April 1 2009

12:00 LSB 2320

John Alroy
National Center for Ecological Analysis & Synthesis

The dynamics of evolution and extinction in the Phanerozoic fossil record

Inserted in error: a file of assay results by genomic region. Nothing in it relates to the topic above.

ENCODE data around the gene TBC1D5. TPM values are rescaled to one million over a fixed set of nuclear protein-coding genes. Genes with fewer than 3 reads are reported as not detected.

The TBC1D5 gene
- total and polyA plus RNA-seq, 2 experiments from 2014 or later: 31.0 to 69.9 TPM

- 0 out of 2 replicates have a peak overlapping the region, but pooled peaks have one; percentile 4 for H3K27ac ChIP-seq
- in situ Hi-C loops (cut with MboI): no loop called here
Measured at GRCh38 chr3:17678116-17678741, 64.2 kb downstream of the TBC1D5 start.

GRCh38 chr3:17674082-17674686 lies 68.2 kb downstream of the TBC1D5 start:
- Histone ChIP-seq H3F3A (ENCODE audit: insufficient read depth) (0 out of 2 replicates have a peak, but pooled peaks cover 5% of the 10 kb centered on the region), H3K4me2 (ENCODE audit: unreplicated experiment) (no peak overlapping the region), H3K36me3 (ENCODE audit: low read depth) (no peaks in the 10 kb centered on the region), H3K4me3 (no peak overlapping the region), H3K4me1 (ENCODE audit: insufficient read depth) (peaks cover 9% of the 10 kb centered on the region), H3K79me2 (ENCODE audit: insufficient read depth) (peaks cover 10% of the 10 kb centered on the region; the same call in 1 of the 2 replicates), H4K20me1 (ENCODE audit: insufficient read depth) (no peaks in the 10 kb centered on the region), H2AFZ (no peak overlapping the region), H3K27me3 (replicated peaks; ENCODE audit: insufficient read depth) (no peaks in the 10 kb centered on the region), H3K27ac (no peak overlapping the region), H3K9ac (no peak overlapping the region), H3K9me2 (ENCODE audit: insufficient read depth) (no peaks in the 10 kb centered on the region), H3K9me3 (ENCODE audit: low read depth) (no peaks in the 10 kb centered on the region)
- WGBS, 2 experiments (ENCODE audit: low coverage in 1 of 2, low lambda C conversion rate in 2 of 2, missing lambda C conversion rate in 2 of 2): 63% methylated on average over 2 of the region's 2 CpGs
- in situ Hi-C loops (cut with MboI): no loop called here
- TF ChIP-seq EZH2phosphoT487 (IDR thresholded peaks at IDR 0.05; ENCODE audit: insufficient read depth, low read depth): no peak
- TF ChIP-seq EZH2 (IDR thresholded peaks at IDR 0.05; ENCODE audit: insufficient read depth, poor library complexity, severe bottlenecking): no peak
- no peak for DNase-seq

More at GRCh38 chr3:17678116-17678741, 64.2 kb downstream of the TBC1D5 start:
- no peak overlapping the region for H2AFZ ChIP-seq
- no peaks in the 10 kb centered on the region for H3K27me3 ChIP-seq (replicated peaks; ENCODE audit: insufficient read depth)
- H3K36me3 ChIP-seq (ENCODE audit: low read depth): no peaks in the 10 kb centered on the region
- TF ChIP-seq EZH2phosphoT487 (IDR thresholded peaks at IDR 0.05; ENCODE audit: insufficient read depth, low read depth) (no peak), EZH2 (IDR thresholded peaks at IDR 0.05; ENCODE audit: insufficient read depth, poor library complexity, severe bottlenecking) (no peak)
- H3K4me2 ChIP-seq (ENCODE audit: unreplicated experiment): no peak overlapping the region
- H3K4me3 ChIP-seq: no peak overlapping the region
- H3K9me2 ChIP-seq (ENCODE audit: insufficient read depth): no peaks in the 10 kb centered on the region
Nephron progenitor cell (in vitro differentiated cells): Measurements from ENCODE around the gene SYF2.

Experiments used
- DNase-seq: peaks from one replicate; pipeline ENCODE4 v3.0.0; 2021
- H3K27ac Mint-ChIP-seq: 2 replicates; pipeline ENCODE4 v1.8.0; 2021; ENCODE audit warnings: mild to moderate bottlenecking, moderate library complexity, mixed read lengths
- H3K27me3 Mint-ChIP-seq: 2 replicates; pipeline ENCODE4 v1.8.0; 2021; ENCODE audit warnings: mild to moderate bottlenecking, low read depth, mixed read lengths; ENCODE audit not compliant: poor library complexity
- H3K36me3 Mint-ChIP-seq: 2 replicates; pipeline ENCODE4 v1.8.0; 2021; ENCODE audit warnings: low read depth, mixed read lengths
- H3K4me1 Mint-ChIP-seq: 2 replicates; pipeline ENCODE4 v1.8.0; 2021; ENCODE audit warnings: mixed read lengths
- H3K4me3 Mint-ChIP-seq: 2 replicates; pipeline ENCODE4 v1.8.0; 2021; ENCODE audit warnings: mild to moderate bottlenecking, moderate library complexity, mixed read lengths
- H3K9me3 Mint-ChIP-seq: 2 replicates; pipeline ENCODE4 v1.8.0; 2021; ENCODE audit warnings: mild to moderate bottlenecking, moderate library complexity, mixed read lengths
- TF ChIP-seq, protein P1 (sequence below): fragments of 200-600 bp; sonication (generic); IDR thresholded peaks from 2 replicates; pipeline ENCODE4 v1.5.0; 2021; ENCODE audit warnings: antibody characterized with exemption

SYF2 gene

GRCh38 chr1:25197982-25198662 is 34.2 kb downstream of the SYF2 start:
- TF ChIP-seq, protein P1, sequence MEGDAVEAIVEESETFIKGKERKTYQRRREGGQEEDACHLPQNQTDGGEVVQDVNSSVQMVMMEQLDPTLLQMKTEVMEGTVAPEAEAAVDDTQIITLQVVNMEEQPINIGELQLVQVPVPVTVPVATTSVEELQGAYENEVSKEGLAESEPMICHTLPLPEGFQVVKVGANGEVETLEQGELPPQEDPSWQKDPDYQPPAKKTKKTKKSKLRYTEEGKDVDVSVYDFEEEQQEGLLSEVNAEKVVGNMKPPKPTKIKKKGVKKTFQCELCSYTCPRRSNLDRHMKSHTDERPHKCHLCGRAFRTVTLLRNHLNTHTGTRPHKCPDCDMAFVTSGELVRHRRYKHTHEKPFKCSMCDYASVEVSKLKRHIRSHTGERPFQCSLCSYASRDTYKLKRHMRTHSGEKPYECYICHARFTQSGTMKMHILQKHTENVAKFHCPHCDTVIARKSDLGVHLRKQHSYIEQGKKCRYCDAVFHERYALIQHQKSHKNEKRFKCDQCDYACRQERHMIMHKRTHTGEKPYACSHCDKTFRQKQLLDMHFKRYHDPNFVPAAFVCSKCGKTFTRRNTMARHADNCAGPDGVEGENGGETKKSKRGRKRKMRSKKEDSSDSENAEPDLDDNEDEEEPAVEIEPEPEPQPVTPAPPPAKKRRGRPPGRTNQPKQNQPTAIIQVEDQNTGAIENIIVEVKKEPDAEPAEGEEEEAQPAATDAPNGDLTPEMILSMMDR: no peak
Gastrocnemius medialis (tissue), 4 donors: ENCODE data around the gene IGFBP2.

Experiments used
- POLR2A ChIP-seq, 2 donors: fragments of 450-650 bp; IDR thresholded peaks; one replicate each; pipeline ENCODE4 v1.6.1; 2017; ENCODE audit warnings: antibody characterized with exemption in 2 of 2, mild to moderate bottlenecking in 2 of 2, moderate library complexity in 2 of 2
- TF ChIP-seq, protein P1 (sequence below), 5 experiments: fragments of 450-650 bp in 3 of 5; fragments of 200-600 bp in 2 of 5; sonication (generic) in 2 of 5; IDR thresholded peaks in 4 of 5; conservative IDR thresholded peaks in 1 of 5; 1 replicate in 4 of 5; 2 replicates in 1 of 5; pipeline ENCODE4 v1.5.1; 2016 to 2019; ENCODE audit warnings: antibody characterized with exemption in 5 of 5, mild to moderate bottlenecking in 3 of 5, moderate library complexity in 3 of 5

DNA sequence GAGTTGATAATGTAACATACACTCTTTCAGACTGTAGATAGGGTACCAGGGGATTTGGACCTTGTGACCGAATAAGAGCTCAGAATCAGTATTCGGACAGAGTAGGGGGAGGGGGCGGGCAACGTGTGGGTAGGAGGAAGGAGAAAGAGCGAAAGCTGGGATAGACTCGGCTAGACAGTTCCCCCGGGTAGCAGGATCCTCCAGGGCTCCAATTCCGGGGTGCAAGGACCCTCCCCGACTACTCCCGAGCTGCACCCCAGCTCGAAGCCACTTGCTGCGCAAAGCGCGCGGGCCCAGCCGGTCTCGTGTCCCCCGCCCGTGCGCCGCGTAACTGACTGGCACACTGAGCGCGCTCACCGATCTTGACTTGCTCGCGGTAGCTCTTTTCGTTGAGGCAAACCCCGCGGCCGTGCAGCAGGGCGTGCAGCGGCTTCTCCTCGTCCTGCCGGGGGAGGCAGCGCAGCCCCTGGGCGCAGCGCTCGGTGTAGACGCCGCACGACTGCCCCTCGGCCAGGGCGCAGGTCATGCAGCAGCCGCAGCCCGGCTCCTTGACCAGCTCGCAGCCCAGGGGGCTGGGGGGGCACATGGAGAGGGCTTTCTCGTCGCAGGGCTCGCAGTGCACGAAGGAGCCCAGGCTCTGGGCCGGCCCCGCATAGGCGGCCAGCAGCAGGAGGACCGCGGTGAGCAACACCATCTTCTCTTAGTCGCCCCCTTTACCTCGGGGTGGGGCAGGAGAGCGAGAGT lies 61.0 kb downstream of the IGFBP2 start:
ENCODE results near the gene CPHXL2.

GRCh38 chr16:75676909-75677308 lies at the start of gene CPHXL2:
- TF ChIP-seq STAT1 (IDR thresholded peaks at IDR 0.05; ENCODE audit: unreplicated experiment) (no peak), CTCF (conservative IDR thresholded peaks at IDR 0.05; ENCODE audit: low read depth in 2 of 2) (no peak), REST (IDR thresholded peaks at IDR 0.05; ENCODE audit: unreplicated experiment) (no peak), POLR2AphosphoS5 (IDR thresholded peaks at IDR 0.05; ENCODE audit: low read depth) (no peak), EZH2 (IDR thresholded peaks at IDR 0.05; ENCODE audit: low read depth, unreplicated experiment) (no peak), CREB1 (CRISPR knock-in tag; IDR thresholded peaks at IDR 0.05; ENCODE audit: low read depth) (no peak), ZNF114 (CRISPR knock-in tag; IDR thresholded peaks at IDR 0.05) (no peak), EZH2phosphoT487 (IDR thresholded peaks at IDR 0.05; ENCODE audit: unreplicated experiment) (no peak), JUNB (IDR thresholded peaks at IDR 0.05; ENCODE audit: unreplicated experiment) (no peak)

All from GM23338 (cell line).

The Phanerozoic marine invertebrate diversity curve has been used for decades to frame research in quantitative palebiology. Most versions of this curve depict little change during the Paleozoic and Mesozoic apart from the Cambro-Ordovician radiation and end-Permian extinction, but also show a mysteriously steep late Cretaceous and Cenozoic radiation. This pattern was derived from older literature compilations that only recorded first and last appearances of families or genera, making it impossible to correct for biases in the fossil record. Research over the past decade has come to rely more and more on the Paleobiology Database (, which records contextual data about individual fossil collections and thereby makes it possible to standardize sampling levels. In this talk I introduce the PaleoDB and discuss sampling standardization protocols. These algorithms are still in a state of flux, and because the results depend on methodological choices there is much to say on the topic. However, all methods of standardization suggest that the Cretaceous-Cenozoic radiation is an artifact of variation through time in the quality and quantity of fossil data. Instead, diversity has changed very little since the early Paleozoic, and seems to have done so independently of CO2 levels and glaciation cycles. The new data also make it possible to employ better origination and extinction rate equations. The resulting turnover rates demonstrate the mechanisms that hold diversity within narrow limits: density dependence of extinction rates and huge jumps in origination rates that follow major mass extinctions. Similar evidence is provided by the fossil record of North American mammals. If there is time I will briefly touch upon several other projects related to mammalian paleoecology and the calibration of vertebrate molecular clocks.











































































































































































































































































































































































































































































































































































































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